Materials in the Northern Studies Collection
Materials in the Northern Studies Collection
- General books (Japanese): 30,351 volumes
- Mainly consisting of books related to Hokkaido, this is a good collection of important materials. Resources related to the Ainu, the KurileIslands, Sakhalin and Siberia are arranged separately according to category.
Journals and newspapers (with some exceptions) are located in the general stack room. Approximately 2,000 books from the Takakura Bunko (the book collection of the late Shinichiro Takakura, an honorary professor and authority on the history of Hokkaido) were moved to the Northern Studies Collection in 1991.
- Pamphlets: approximately 12,000 volumes
- Pamphlets (publications of less than 100 pages), which are generally difficult to classify, are bound together and filed. There are also sorting cards and author/editor/title catalogs for them. Many of the pamphlets include information which cannot be obtained from other kinds of books, including reports, field surveys, municipalities in brief and separate prints of theses.
- Foreign books: 8,462 volumes
- This collection features books related to Siberia (accounting for more than half) and many rare classical books from the 18th and 19th centuries. With the recent emphasis on Russo-Japanese and Soviet-Japanese relations, books on Japanology studied in Russia (the former Soviet Union) have been collected.
Approximately 3,200 volumes from the Lensen Collection (the former private library of the late Dr. Lensen, a professor at Florida State University, which is a precious collection of materials related to the history of Russo-Japanese relations) were transferred here from the Slavic Research Center in 1991.
Manuscript books/ancient documents
- Manuscript books: approximately 4,500 volumes
- This collection consists of old Edo-period descriptions (manuscript books/block books) of the land of Ezo, the former name for Hokkaido, and manuscript materials related to Hokkaido, Sakhalin and the Kurile Islands from the Meiji era, many of which are precious and rare. Separately-placed materials include the privately-owned collections of Kenji Kimura, the Okudaira family, Shigekata Kikuchi, the Shiraishi family, Takeshiro Matsuura and Kazuichi Yoneda, as well as manuscript books deposited by the Hokkaido Government (representing newly edited material on the history of Hokkaido). There is also a catalog in pamphlet form (catalog of old descriptions on around northern Japan - Hokkaido, Sakhalin, the Kurile Islands and Russia; published in 1990; 466 pages).
- BashoUkeoininKyuka Monjo Booklets: 850 Single sheets: 3,700
- These are documents on old families working as trade merchants who had an enormous influence on Hokkaido｡ﾇs economy from the Edo period to the early years of the Meiji era, including the Murayama, Date, Sato, Takegawa, Fujino, Sasanami and Tamura families. There is a tentative catalog of the documents for each family (Also see the catalog of old descriptions on around northern Japan).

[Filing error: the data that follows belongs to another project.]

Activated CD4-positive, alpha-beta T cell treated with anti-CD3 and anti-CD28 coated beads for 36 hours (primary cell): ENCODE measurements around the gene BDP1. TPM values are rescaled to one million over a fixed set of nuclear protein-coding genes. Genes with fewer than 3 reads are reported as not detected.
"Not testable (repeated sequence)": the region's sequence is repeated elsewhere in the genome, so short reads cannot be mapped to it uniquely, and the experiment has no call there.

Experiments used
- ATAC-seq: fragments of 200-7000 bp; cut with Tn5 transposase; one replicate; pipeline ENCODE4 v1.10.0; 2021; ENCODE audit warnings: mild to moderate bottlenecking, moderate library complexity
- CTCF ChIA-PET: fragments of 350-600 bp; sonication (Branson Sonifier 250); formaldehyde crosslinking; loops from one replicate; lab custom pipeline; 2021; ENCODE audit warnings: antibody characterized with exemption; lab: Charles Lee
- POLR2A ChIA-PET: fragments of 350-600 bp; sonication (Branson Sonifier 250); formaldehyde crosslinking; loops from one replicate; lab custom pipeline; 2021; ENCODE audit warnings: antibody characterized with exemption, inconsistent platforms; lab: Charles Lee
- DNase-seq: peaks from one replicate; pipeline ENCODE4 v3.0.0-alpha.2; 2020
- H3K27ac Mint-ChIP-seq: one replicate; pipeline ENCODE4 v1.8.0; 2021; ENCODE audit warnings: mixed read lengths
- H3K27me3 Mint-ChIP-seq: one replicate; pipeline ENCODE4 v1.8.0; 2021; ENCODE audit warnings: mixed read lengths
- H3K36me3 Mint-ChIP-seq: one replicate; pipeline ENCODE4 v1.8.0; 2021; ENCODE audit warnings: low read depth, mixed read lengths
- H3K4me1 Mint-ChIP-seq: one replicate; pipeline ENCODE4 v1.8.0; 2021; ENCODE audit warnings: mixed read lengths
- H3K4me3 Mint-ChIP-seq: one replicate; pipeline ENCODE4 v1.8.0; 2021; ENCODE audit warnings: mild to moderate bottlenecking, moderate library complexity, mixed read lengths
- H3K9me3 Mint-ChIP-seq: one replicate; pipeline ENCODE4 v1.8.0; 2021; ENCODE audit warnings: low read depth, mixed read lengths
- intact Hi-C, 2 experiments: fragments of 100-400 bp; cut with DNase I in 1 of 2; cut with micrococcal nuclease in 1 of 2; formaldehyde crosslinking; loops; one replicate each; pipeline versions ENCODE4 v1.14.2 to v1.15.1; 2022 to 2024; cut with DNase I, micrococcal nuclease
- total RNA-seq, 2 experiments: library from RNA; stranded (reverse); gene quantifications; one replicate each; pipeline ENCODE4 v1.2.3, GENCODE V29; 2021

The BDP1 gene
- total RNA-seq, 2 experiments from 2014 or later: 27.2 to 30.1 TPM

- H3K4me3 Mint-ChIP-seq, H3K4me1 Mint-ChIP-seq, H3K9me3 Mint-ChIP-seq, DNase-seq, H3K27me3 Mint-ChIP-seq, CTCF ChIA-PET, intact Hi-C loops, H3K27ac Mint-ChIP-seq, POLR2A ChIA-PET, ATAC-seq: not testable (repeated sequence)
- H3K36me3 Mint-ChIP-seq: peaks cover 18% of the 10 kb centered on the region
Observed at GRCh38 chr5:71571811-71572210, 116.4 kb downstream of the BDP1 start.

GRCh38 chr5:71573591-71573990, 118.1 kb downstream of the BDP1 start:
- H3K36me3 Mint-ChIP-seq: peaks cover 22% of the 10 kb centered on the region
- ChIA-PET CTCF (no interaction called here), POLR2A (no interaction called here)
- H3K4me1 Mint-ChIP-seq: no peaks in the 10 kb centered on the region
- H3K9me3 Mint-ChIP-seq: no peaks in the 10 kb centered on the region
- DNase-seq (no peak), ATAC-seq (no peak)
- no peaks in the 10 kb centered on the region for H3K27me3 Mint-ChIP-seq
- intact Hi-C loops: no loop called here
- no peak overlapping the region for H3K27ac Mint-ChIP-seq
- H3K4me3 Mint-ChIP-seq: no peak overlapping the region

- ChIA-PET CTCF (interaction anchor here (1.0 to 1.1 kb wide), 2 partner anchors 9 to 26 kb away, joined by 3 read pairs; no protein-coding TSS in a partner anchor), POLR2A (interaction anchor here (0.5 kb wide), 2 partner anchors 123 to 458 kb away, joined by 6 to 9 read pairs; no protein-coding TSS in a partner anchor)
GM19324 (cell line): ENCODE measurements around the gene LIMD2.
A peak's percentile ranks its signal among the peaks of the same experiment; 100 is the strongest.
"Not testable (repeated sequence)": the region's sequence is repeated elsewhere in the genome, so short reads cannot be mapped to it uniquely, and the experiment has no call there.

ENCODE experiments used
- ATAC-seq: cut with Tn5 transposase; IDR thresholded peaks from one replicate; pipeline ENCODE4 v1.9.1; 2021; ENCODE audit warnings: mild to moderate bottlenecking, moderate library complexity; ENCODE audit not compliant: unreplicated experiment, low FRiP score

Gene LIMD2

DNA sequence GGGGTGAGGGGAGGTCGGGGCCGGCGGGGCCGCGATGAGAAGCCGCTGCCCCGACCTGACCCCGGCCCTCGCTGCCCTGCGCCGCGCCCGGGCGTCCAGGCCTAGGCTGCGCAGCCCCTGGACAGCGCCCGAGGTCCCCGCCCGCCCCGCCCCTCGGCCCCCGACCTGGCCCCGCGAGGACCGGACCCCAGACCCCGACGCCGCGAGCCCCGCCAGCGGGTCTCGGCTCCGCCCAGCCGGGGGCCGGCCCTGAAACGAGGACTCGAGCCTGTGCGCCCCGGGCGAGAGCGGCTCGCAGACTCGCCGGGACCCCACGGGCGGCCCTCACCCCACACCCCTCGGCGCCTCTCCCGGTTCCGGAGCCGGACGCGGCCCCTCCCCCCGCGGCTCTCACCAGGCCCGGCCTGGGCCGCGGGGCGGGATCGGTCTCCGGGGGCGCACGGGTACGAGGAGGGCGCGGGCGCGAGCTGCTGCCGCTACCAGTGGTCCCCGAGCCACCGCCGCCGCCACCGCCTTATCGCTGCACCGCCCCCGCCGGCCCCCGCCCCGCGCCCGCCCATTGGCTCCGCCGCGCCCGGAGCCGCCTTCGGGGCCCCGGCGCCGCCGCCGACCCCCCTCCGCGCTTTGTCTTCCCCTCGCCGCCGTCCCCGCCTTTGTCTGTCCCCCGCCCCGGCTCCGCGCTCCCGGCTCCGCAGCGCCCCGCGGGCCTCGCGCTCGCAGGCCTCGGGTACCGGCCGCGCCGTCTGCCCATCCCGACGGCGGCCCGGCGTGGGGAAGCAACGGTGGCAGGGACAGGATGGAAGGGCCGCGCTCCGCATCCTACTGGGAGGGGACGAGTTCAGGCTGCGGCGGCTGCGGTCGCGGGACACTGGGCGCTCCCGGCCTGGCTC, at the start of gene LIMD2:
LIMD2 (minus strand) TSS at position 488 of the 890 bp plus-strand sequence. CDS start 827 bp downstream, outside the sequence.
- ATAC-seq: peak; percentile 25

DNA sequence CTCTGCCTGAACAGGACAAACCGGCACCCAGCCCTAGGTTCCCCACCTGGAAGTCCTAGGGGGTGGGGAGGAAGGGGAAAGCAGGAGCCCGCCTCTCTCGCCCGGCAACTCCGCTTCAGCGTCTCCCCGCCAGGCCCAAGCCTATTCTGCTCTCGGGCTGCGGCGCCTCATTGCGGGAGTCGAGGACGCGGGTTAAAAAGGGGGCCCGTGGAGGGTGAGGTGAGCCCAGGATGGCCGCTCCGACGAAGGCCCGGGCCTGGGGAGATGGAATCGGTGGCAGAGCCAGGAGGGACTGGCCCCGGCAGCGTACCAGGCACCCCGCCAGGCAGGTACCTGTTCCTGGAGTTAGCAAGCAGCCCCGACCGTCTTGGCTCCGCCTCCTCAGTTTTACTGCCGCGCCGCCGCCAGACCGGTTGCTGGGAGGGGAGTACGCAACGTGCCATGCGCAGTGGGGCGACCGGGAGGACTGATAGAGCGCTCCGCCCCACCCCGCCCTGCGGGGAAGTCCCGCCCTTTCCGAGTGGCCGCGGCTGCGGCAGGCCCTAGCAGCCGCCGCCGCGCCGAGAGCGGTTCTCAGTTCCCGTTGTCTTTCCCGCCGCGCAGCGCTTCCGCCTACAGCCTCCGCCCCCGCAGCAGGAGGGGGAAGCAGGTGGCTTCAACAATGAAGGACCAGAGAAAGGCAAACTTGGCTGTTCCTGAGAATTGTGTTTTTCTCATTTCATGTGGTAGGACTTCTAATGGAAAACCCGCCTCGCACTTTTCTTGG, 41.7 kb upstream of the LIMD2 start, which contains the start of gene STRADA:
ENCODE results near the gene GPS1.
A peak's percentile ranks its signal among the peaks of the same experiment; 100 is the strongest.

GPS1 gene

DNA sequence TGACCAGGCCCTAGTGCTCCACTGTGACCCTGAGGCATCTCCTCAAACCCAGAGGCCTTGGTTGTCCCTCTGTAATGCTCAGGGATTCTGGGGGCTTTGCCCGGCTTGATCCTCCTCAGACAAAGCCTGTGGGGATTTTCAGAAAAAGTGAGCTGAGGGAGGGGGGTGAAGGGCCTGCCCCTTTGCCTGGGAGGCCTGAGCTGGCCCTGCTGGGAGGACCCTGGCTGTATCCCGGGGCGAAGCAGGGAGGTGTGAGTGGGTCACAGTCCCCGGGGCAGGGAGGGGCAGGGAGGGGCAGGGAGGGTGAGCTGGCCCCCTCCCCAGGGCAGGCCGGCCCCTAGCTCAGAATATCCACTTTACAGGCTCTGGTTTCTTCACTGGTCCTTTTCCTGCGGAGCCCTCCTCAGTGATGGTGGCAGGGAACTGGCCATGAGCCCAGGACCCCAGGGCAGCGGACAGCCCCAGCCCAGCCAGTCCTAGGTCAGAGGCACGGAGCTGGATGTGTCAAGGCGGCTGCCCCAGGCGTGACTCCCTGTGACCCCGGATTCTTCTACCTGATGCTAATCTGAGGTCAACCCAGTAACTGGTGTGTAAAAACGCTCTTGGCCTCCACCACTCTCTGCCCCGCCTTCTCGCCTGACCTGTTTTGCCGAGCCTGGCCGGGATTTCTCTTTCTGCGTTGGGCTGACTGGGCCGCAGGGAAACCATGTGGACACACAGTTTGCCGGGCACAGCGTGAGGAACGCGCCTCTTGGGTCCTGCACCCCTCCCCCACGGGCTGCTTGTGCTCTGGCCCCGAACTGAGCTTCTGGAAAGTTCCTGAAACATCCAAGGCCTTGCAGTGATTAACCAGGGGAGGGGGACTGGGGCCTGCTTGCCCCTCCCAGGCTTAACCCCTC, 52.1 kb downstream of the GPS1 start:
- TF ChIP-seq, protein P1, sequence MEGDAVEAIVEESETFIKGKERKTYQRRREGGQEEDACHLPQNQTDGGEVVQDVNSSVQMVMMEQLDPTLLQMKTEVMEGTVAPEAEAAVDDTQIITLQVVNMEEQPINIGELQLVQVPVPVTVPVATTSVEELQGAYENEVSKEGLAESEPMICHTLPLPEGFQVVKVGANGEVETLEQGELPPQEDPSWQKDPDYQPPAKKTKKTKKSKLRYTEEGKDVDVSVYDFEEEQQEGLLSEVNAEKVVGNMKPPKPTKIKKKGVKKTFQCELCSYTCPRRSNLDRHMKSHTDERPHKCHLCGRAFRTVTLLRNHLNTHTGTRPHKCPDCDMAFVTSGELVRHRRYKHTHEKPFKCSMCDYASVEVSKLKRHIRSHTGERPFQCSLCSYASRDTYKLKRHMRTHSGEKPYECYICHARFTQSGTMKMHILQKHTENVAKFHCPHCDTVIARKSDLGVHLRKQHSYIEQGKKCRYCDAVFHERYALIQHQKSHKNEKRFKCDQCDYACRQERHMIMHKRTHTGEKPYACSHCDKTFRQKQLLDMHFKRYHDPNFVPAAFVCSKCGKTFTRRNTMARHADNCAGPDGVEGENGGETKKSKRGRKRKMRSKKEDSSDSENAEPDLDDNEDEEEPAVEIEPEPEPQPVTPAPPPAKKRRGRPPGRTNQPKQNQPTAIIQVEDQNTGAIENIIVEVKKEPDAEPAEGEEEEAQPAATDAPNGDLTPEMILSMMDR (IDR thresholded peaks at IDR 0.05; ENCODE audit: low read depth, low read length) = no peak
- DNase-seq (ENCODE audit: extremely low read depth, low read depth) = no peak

- Letters related to the Hokkaido Development Commission and foreigners: approximately 5,000
- This letter collection includes reports and letters sent from hired foreign experts and other foreigners to the Hokkaido Development Commission in the early years of the Meiji era, most of which are autograph letters. There is a catalog in pamphlet form (catalog of letters related to the Hokkaido Development Commission and foreigners; published in 1983; 253 pages).
- Maps/graphics: approximately 5,000 sheets
- This includes systematically collected old maps of the land of Ezo and many hand-drawn original maps from the days of the Hokkaido Development Commission, as well as an almost entire collection of geological survey maps of Hokkaido in and after the Meiji era. The graphics include pictures related to the Ainu, calligraphic works and paintings and building plans from the days of the Hokkaido Development Commission. A catalog is available (catalog of Hokkaido-related maps/graphics; published in 1981; 363 pages).
- Photos related to Hokkaido: approximately 5,000; dry plates: 750
- Many of these photos were taken by the Hokkaido Development Commission and the Hokkaido Government for administrative purposes in the Meiji era. They are said to be very precious not only as documentary photos of Hokkaido's development but also in terms of photographic history. A catalog is available (catalog of Hokkaido photos from the Meiji and the Taisho eras, Hokkaido from the Meiji and the Taisho eras ; the catalog edition; published in 1991; 316 pages).
- Audio materials on the Ainu language (records: approximately 180 discs; cassettes: 220 tapes)
- These audio materials include records (there are also reproduced cassettes) of Ainu epic poems, songs for gods and folk songs produced by the Japan Broadcasting Cooperation shortly after the end of the Second World War, as well as audio materials on the Ainu language made by the Waseda University Language Research Institute and oral materials on the Ainu language in Sakhalin made by the Institute of Language and Culture Studies of Hokkaido University.